Cattle-handling, safety and chute-side work will be featured at the Texas A&M Beef Cattle Short Course Aug. 4-6 in College Station.

“The highlight of the Wednesday morning (Aug. 6) cattle demonstrations will be a discussion on low-stress cattle-handling principles and techniques by Curt Pate,” said Dr. Ron Gill, Texas AgriLife Extension Service livestock specialist.

“He’s a well respected stockman from Montana,” Gill said. “He’s a rancher that understands the importance of production efficiency and the economic benefit of handling cattle correctly.”

The short course educational sessions will have a mix of information, addressing current beef industry issues and providing fundamental information on basic cattle management, said Dr. Jason Cleere, AgriLife Extension beef cattle specialist and conference coordinator.

“Due to the recent spike in feed, fuel and fertilizer prices, many of the topics covered will focus on cutting beef cattle production input costs without sacrificing ranch profitability,” Cleere said.

The three-day program, which will be held on the Texas A&M University campus, is sponsored by AgriLife Extension.

“One of the most exciting aspects of the short course each year is the cattleman’s college,” said Dr. Larry Boleman, associate executive vice president for operations at Texas A&M University and conference director.

“There will be 20 different cattleman’s college sessions for participants to select from,” Boleman said. “This year we have more than 70 hours of beef cattle instructional training through seminars, workshops and demonstrations taught by more than 50 different speakers.”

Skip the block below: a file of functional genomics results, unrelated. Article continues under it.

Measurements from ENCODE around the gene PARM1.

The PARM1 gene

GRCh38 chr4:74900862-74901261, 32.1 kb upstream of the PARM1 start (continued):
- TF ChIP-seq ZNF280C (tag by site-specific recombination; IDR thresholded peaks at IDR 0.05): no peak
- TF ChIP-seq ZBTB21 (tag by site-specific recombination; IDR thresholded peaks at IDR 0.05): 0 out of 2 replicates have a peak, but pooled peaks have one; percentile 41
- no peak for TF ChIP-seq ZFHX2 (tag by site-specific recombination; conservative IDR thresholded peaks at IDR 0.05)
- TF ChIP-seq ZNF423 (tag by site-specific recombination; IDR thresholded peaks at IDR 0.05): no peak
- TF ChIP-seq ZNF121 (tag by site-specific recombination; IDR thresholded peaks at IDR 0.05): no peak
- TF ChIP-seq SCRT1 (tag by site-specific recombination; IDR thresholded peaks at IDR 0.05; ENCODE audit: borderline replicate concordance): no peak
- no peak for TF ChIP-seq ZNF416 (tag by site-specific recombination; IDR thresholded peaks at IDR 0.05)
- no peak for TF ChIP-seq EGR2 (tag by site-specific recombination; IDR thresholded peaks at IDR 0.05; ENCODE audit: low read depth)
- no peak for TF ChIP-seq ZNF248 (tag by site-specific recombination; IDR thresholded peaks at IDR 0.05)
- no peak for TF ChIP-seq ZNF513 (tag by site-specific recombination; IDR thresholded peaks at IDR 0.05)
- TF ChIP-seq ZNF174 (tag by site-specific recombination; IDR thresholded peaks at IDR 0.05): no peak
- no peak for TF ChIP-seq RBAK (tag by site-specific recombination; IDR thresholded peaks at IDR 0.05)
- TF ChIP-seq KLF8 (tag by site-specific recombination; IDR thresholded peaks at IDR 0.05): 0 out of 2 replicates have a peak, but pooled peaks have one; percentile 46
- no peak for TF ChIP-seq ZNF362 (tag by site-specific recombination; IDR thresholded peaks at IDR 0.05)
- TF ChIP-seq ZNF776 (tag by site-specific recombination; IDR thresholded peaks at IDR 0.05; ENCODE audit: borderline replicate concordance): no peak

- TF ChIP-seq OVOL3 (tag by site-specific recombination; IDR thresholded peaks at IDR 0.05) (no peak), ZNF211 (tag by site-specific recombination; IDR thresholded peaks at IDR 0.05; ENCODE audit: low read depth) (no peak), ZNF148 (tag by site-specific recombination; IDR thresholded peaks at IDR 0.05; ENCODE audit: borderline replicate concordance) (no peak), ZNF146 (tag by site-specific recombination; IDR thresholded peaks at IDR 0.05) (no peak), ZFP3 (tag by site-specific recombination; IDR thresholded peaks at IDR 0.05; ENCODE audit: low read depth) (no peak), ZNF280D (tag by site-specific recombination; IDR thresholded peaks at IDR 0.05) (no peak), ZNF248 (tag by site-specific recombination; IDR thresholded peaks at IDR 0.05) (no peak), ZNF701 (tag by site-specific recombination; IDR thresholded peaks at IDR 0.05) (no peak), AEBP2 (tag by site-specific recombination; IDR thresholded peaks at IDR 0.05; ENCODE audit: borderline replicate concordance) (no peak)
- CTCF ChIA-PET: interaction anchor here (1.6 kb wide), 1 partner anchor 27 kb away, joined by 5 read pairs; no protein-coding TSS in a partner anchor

The Wednesday (Aug. 6) morning sessions will provide hands-on demonstrations for participants, featuring cattle handling, chute-side manners, cattle selection, carcass quality, record keeping sessions and an opportunity to receive a private pesticide applicator’s license.

A new feature this year will be a tour of the College of Veterinary Medicine and the Texas Veterinary Medical Diagnostic Laboratory.

Short course registration is $140 per participant (if registered by July 28), and includes admission to the conference, a copy of the short-course proceedings (a 300-page publication), trade show admittance, tickets to the special Aggie prime rib dinner, and additional meals and refreshment breaks.

Attendees can earn seven pesticide continuing education units, 15 veterinary credits and numerous Beef Quality Assurance credits.

For more information or to register, go online at http://beef.tamu.edu, or contact Cleere’s office at 979-845-6931.